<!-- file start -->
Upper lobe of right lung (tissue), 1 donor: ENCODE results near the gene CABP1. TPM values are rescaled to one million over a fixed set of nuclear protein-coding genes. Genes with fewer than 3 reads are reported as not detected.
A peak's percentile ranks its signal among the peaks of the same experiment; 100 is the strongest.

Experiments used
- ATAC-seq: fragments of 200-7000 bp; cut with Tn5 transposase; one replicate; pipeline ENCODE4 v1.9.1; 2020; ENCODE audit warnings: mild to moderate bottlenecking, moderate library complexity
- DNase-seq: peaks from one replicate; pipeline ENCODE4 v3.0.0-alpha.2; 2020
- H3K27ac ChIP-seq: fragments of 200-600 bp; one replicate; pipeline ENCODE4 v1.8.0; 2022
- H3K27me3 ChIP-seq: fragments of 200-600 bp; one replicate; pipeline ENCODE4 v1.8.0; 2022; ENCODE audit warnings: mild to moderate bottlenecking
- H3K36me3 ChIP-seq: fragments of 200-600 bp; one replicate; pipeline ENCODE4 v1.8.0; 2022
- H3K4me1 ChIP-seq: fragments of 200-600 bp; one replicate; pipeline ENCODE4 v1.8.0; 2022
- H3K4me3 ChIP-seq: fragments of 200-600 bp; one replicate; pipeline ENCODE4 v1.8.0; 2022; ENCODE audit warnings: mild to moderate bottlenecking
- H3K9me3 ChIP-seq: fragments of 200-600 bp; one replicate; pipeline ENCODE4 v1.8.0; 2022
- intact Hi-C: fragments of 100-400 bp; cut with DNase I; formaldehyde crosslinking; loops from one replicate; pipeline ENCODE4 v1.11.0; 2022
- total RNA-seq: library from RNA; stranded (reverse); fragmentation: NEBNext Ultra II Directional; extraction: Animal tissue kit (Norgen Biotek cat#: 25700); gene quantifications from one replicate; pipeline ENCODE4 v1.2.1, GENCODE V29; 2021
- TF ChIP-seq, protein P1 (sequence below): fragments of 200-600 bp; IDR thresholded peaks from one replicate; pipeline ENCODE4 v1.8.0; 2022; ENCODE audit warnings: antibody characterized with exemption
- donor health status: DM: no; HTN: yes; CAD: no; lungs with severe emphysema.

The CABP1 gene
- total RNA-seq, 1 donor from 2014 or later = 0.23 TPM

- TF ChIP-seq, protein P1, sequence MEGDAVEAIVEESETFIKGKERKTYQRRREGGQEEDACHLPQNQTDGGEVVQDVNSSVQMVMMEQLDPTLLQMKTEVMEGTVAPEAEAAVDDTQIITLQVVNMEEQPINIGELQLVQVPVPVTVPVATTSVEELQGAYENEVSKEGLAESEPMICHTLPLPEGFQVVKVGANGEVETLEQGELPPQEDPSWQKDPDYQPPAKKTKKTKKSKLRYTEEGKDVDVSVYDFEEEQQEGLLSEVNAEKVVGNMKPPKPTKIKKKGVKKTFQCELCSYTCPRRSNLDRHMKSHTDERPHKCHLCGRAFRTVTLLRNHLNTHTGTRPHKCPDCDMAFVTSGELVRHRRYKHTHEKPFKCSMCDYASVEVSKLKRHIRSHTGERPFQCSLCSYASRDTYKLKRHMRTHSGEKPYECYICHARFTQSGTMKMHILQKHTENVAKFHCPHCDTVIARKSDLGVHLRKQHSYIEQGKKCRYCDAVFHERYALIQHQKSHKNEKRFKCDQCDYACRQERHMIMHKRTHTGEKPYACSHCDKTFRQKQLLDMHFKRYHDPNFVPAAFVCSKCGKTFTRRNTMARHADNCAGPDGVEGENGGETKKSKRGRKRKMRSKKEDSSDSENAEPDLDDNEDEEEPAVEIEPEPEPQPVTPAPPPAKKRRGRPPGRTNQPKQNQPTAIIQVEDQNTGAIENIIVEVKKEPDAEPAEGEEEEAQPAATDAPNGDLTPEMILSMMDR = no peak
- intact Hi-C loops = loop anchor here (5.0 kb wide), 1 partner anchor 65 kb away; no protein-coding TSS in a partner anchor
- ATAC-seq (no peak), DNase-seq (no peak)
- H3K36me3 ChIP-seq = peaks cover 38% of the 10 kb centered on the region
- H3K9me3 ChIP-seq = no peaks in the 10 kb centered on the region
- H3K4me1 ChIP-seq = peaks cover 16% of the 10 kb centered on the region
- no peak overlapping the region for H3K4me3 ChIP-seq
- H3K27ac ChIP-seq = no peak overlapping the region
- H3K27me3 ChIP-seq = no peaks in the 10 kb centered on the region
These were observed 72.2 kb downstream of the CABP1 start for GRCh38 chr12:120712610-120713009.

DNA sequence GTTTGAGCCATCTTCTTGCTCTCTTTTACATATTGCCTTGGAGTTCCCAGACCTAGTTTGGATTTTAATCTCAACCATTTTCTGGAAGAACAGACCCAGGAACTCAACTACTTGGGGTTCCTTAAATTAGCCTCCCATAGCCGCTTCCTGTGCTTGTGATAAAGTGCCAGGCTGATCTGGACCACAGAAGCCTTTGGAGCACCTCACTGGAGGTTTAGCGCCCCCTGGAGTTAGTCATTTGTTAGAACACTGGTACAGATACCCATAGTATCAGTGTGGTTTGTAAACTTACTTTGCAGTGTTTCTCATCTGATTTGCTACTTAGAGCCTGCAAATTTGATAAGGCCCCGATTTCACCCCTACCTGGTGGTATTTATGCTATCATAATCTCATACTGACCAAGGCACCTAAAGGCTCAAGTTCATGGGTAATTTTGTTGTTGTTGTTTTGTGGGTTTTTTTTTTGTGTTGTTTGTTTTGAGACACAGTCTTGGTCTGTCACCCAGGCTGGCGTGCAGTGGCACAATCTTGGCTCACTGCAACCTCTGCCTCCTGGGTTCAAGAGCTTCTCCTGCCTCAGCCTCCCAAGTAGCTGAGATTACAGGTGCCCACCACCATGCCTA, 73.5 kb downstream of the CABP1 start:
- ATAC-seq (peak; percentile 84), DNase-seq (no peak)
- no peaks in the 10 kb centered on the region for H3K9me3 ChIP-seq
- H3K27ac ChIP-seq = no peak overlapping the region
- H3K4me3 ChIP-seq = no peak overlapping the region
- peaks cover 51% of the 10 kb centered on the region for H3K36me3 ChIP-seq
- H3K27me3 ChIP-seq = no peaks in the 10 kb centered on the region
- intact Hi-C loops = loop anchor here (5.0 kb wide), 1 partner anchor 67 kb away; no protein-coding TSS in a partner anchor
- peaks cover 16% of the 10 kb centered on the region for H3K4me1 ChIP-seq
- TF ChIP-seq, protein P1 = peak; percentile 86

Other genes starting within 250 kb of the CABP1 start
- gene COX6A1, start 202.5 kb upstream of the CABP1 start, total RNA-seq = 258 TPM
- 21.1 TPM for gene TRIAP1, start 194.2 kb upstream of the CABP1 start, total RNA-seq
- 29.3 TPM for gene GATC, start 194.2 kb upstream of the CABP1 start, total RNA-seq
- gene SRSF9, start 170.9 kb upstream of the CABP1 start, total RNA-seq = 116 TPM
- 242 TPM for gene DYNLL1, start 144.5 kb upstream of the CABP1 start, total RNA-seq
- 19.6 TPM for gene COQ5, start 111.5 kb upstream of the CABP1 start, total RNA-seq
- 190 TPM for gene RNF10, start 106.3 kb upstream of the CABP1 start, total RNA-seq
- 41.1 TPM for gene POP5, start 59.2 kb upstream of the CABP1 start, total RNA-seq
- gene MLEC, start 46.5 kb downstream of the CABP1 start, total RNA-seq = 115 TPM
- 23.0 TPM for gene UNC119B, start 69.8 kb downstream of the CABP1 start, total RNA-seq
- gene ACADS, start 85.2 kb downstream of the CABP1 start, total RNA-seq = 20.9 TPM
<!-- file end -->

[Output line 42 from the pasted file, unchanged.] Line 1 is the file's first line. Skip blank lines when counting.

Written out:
- gene SRSF9, start 170.9 kb upstream of the CABP1 start, total RNA-seq = 116 TPM